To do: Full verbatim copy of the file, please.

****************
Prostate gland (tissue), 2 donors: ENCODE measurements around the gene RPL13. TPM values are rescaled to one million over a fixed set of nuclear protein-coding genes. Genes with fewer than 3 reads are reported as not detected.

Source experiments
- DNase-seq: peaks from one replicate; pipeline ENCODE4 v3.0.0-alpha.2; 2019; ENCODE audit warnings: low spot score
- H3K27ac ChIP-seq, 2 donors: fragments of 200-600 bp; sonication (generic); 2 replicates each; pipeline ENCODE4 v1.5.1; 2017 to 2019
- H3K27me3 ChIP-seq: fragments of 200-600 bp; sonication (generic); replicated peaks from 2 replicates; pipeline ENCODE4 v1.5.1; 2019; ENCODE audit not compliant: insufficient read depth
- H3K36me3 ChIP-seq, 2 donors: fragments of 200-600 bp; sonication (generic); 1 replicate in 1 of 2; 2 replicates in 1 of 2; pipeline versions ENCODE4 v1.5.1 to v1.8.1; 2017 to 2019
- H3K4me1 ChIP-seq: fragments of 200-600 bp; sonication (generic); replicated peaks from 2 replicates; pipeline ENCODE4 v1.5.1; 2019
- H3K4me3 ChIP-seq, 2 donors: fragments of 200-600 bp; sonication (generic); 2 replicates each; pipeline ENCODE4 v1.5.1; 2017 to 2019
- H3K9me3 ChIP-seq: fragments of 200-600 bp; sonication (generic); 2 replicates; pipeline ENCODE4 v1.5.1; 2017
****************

Prostate gland (tissue), 2 donors: ENCODE measurements around the gene RPL13. TPM values are rescaled to one million over a fixed set of nuclear protein-coding genes. Genes with fewer than 3 reads are reported as not detected.

Source experiments
- DNase-seq: peaks from one replicate; pipeline ENCODE4 v3.0.0-alpha.2; 2019; ENCODE audit warnings: low spot score
- H3K27ac ChIP-seq, 2 donors: fragments of 200-600 bp; sonication (generic); 2 replicates each; pipeline ENCODE4 v1.5.1; 2017 to 2019
- H3K27me3 ChIP-seq: fragments of 200-600 bp; sonication (generic); replicated peaks from 2 replicates; pipeline ENCODE4 v1.5.1; 2019; ENCODE audit not compliant: insufficient read depth
- H3K36me3 ChIP-seq, 2 donors: fragments of 200-600 bp; sonication (generic); 1 replicate in 1 of 2; 2 replicates in 1 of 2; pipeline versions ENCODE4 v1.5.1 to v1.8.1; 2017 to 2019
- H3K4me1 ChIP-seq: fragments of 200-600 bp; sonication (generic); replicated peaks from 2 replicates; pipeline ENCODE4 v1.5.1; 2019
- H3K4me3 ChIP-seq, 2 donors: fragments of 200-600 bp; sonication (generic); 2 replicates each; pipeline ENCODE4 v1.5.1; 2017 to 2019
- H3K9me3 ChIP-seq: fragments of 200-600 bp; sonication (generic); 2 replicates; pipeline ENCODE4 v1.5.1; 2017